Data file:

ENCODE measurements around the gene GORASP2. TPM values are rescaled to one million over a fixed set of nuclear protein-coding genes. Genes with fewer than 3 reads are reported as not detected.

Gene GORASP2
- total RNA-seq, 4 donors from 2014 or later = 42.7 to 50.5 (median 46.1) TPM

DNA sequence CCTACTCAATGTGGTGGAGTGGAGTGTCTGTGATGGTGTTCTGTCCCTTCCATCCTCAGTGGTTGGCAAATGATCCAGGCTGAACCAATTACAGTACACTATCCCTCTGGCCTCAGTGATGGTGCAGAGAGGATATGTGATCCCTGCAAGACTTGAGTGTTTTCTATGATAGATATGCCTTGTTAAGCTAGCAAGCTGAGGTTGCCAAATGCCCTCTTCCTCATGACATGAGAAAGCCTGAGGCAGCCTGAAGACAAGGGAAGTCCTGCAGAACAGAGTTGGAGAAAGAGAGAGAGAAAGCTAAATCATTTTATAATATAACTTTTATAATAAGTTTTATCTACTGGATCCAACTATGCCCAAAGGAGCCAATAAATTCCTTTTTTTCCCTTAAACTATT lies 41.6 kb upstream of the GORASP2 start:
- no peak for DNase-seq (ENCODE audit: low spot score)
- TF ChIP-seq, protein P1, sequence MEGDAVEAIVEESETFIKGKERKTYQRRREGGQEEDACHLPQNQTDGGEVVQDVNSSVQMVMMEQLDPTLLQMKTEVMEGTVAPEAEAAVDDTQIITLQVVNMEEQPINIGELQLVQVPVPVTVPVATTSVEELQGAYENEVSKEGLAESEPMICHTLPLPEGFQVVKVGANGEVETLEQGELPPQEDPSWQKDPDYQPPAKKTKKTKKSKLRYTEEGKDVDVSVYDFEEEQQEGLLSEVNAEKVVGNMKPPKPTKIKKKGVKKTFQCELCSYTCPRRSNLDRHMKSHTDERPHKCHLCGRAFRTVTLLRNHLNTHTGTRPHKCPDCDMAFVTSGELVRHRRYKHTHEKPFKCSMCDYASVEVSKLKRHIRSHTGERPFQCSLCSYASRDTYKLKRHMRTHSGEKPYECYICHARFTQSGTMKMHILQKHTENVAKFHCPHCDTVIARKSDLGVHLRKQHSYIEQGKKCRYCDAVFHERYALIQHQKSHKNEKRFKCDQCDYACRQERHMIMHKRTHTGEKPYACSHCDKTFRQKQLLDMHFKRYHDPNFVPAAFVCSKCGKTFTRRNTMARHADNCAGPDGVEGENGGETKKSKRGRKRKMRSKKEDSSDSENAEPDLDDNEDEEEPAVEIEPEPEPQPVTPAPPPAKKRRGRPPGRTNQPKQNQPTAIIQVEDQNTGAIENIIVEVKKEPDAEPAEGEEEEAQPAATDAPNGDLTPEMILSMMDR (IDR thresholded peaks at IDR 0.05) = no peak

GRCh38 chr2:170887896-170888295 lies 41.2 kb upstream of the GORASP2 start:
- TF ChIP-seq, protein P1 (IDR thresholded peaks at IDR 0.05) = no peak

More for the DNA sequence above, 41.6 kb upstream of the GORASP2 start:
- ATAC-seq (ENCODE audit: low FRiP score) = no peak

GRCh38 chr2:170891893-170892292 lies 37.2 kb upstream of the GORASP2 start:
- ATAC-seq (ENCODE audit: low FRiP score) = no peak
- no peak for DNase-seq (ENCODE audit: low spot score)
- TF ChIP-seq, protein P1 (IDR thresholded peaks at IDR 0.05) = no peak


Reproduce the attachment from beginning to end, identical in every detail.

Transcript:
ENCODE measurements around the gene GORASP2. TPM values are rescaled to one million over a fixed set of nuclear protein-coding genes. Genes with fewer than 3 reads are reported as not detected.

Gene GORASP2
- total RNA-seq, 4 donors from 2014 or later = 42.7 to 50.5 (median 46.1) TPM

DNA sequence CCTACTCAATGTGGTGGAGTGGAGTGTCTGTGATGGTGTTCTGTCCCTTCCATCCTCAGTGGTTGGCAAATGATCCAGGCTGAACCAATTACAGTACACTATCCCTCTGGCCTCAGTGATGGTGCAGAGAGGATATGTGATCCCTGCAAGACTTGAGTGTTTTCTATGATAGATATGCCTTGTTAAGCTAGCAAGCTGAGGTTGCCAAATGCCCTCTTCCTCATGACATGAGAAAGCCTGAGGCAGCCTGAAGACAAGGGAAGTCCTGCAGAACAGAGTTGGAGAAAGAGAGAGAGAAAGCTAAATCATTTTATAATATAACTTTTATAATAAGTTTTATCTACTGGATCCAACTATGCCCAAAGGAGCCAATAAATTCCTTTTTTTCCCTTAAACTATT lies 41.6 kb upstream of the GORASP2 start:
- no peak for DNase-seq (ENCODE audit: low spot score)
- TF ChIP-seq, protein P1, sequence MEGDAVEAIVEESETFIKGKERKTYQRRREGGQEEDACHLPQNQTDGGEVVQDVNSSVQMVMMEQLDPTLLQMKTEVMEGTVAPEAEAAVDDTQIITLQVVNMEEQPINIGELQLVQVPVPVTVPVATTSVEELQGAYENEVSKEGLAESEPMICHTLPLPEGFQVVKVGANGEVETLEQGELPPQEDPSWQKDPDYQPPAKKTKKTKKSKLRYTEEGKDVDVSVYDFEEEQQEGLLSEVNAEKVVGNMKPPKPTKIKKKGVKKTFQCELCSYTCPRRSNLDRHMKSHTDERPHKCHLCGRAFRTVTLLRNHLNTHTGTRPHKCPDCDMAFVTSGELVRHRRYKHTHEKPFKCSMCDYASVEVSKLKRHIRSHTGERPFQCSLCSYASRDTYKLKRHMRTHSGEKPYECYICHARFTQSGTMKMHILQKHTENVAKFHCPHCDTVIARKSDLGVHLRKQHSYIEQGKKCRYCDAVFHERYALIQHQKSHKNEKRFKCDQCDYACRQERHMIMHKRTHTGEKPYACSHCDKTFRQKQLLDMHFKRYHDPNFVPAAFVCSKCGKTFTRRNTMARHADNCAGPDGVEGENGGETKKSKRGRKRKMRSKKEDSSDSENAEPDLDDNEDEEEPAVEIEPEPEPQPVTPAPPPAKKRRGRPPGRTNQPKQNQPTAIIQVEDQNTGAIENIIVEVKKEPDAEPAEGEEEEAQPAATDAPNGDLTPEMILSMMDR (IDR thresholded peaks at IDR 0.05) = no peak

GRCh38 chr2:170887896-170888295 lies 41.2 kb upstream of the GORASP2 start:
- TF ChIP-seq, protein P1 (IDR thresholded peaks at IDR 0.05) = no peak

More for the DNA sequence above, 41.6 kb upstream of the GORASP2 start:
- ATAC-seq (ENCODE audit: low FRiP score) = no peak

GRCh38 chr2:170891893-170892292 lies 37.2 kb upstream of the GORASP2 start:
- ATAC-seq (ENCODE audit: low FRiP score) = no peak
- no peak for DNase-seq (ENCODE audit: low spot score)
- TF ChIP-seq, protein P1 (IDR thresholded peaks at IDR 0.05) = no peak